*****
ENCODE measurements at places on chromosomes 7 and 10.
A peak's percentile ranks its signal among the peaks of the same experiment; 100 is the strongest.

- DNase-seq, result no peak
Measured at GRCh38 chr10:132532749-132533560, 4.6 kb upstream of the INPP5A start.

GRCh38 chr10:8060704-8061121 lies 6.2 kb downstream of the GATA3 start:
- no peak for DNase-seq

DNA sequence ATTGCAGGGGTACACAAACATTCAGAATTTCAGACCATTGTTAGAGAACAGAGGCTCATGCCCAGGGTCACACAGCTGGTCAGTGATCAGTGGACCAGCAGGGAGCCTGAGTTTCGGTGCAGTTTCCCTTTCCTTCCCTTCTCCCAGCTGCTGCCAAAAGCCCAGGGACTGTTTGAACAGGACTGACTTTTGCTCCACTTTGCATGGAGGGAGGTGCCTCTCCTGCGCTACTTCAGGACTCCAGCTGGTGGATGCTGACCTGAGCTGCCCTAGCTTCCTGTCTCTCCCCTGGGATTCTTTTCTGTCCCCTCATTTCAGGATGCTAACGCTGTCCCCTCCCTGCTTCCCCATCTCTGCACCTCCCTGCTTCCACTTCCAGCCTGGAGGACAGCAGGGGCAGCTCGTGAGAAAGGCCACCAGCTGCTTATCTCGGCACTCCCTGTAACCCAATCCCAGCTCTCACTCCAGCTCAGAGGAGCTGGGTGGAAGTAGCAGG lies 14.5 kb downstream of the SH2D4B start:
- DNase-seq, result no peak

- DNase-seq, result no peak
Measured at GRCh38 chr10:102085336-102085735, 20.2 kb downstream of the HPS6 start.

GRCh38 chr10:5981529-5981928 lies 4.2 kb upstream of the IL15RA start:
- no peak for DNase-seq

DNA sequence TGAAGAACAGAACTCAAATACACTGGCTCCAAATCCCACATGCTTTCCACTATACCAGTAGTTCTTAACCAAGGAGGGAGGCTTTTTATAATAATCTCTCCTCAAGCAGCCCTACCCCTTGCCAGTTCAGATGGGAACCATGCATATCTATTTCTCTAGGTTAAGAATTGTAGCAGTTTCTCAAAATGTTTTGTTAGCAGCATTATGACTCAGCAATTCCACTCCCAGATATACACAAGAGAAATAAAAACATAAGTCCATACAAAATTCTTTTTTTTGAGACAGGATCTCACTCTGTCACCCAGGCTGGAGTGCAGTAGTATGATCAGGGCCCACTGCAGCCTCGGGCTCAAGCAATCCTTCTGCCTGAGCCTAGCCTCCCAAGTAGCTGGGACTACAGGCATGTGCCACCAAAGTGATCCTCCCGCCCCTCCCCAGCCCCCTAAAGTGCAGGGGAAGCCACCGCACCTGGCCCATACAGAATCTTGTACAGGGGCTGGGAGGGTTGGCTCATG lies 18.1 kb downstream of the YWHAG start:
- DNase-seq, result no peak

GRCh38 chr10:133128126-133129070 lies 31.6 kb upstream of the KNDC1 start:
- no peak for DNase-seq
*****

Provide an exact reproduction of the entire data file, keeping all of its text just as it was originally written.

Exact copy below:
ENCODE measurements at places on chromosomes 7 and 10.
A peak's percentile ranks its signal among the peaks of the same experiment; 100 is the strongest.

- DNase-seq, result no peak
Measured at GRCh38 chr10:132532749-132533560, 4.6 kb upstream of the INPP5A start.

GRCh38 chr10:8060704-8061121 lies 6.2 kb downstream of the GATA3 start:
- no peak for DNase-seq

DNA sequence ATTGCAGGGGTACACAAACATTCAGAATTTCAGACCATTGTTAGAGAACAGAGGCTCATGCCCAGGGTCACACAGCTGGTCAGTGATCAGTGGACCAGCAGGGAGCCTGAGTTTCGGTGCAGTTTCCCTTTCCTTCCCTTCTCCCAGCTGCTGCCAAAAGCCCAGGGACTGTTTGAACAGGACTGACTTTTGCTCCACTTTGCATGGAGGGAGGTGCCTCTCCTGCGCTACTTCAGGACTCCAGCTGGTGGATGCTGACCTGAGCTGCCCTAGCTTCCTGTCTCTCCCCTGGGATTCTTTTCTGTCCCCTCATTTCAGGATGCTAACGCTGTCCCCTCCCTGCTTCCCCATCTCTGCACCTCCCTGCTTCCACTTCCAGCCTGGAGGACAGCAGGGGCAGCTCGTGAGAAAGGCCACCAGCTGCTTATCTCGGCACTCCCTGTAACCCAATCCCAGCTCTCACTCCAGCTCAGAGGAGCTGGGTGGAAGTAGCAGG lies 14.5 kb downstream of the SH2D4B start:
- DNase-seq, result no peak

- DNase-seq, result no peak
Measured at GRCh38 chr10:102085336-102085735, 20.2 kb downstream of the HPS6 start.

GRCh38 chr10:5981529-5981928 lies 4.2 kb upstream of the IL15RA start:
- no peak for DNase-seq

DNA sequence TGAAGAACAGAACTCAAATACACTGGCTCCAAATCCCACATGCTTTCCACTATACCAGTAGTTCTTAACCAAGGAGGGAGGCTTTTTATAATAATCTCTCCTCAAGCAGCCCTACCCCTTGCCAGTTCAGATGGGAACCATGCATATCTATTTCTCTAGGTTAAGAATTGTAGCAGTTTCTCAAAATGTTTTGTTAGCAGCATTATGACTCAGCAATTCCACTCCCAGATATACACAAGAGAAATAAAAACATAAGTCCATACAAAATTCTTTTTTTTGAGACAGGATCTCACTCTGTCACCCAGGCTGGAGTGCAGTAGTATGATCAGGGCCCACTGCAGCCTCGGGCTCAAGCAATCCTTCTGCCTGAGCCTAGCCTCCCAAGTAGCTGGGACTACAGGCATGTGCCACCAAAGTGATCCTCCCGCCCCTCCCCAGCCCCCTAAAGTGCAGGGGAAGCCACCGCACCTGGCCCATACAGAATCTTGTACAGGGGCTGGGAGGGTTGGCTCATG lies 18.1 kb downstream of the YWHAG start:
- DNase-seq, result no peak

GRCh38 chr10:133128126-133129070 lies 31.6 kb upstream of the KNDC1 start:
- no peak for DNase-seq